Childhood Memories of Sporting Misadventures
Disclosure: This post is sponsored by Little, Brown & Co. All opinions and experiences are my own.
Sometimes when I’m reading a book, an illustration or situation jogs a memory. It can be the smallest thing like a line a character says or something that occurs in the storyline. That happened to me while I was perusing the new James Patterson book, Penguins of America. Don’t worry – it was a memory that made me smile and laugh at myself. Those are the best kinds!
Penguins of America is written by the popular author, James Patterson and his son, Jack. It’s a bit different than his other suspenseful books I’ve read as it’s illustrated and pretty darn funny. It was inspired by his son’s love for penguins and showcases penguins in hilarious situations that many of us have experienced in our day-to-day lives. Seeing penguins walk in our shoes makes it easy to laugh at ourselves and some of the encounters we find ourselves in daily.
For me, it reminded me at how hilariously terrible I am at sports. A few of the illustrations reminded me of that fact like the one with the penguin catching a baseball and snowboarding. I’m good at a lot of things, but sports isn’t one of them. In fact, I’m downright awful and it’s no wonder why I was always last chosen in those school yard picks for teams in gym classes.
Some people are afraid of clowns and spiders. Me? I’m afraid of balls. Flying balls are the worst. My parents put my sister and I in a local softball league as kids. I wanted to make my parents proud like they were of my sister and her many home-runs. The coach saw how I just couldn’t catch on to the skills being taught. I’d close my eyes when I was supposed to swing the bat. Hearing, “Yer out” became a common occurrence. If I ever hit the ball, it was through sheer luck.
Playing outfield was my regular position. I know I must have made my coach and team mates frustrated because I’d run the other way if someone hit the ball out my way. Normally, you are supposed to run towards the ball and try and catch it. My role was to get that ball back to my team so they could get the other team’s player out. I never followed the rules and I’d try and casually move away from the ball if it was hit out to me. I thought I was being stealth about it back then, but now realize how crazy I must have looked to everyone.
I was looking for a photo of myself playing baseball as a child, but couldn’t find one. I guess my parents wanted to forget that it ever happened! This is a photo of me as a child around the same time that I was playing baseball.
The funny thing is that nothing has changed 30 years later. I’m still afraid of balls! I was playing catch out in the yard with my daughter and I still had the urge to high tail it out of there when I saw the ball coming at me. Old habits die hard I guess!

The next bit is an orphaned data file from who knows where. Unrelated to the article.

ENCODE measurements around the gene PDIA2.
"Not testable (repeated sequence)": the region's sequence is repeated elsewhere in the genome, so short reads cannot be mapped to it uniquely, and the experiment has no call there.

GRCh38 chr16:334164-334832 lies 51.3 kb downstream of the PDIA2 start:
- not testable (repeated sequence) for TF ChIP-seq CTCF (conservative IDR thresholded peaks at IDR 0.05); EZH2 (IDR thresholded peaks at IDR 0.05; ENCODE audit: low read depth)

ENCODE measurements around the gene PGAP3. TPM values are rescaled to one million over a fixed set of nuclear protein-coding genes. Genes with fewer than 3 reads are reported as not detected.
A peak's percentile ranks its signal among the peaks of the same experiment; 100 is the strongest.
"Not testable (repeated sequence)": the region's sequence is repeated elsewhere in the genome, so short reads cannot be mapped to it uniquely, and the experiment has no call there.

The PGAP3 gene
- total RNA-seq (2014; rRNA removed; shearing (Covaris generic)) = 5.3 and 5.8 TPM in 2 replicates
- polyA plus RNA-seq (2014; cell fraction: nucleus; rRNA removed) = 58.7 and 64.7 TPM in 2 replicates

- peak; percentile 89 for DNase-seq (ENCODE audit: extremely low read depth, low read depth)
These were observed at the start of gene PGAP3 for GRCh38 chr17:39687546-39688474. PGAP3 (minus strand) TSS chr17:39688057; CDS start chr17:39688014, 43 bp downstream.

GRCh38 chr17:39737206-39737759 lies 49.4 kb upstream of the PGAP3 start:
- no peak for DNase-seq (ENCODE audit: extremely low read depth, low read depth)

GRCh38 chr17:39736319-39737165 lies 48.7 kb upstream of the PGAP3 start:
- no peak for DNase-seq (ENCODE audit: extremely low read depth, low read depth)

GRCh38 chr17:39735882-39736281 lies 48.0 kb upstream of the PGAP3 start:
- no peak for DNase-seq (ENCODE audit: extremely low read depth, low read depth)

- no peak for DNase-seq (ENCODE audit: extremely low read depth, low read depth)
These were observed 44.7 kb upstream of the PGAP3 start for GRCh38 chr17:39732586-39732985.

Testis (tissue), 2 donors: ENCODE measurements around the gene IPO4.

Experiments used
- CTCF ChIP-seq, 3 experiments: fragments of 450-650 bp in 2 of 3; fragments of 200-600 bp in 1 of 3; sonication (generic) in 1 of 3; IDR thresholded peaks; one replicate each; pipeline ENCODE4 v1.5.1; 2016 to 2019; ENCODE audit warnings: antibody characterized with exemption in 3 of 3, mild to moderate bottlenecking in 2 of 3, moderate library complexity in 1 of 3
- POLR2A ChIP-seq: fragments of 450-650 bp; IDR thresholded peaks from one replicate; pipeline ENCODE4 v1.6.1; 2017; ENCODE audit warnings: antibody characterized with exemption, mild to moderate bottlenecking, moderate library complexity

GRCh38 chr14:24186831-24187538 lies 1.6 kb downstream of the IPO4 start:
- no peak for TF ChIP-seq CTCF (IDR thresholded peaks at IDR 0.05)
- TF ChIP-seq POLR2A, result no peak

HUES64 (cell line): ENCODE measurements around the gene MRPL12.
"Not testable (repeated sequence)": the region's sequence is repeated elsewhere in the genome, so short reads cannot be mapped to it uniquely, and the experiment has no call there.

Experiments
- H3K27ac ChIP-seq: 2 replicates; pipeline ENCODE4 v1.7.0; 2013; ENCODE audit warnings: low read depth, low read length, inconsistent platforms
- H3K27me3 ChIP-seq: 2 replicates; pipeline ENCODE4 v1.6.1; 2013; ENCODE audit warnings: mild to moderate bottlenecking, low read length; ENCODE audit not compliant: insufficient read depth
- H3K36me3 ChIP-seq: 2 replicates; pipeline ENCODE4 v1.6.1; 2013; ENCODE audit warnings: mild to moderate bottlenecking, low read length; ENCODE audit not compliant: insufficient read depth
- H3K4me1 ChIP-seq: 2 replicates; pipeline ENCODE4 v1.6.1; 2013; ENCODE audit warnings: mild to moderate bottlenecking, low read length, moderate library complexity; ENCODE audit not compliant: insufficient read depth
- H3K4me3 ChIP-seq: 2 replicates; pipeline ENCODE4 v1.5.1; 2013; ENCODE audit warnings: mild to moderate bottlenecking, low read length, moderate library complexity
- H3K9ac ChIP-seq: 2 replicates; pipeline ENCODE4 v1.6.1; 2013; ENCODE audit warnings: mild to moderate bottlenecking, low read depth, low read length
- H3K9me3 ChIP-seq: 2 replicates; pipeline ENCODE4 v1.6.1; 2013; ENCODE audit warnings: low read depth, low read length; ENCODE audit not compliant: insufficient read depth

I did have one shining moment so my entire baseball career was not all laughable. I was placed on second base because I think the coach felt bad for me because I was always in the outfield. I saw a “pop fly” coming towards me and instead of instinctively curling into a ball to hide from it, I opened my glove up and caught it. I remember that feeling of euphoria come over me and thinking, “Did that really just happen?”. It was my shining moment. I’ll never forget how shocked and happy I was. Maybe my baseball days had some hope?
Turns out, it was a fluke. The next time a ball came at me, I’d run the other way!
Another illustration from Penguins of America reminded me of first time downhill skiing. The penguins are snowboarding (close enough!) and I remembered my grade six field trip to Calabogie Peaks. The newbies in our class had lessons and I thought I was getting the hanging of snowplowing down the little hill.
After the lesson, we were able to go off on our own and try out the other hills. I thought I was ready for the bunny hill. Bunny hills are supposed to be small, right? This one seemed like Mount Everest, but I figured I was ready with my new skiing skills.
The trouble started on the way up the hill. I fell off the T-bar lift. Don’t worry, I wasn’t hurt.
When I finally made it to the top, I forgot everything I learned about going down the hill slowly and carefully. I zoomed straight down like I was in a race to get to the bottom. I had no control over my body. I zipped down that hill in record time and couldn’t stop myself. I crashed into a group of people at the bottom. Let’s just say I’ve never skied again! I’m obviously incapable of learning how!
It’s easy now to laugh at myself. I was and am pretty horrible at sports. No matter how hard I try, I’m just too uncoordinated. I loved that Penguins of America made me be able to laugh at myself as I was reminded of these funny times in my life.
Penguins of America is now in stores (as of May 1st) and is worth picking up a copy. Who knows? Maybe the illustrations will remind you of a humourous time in your life, too?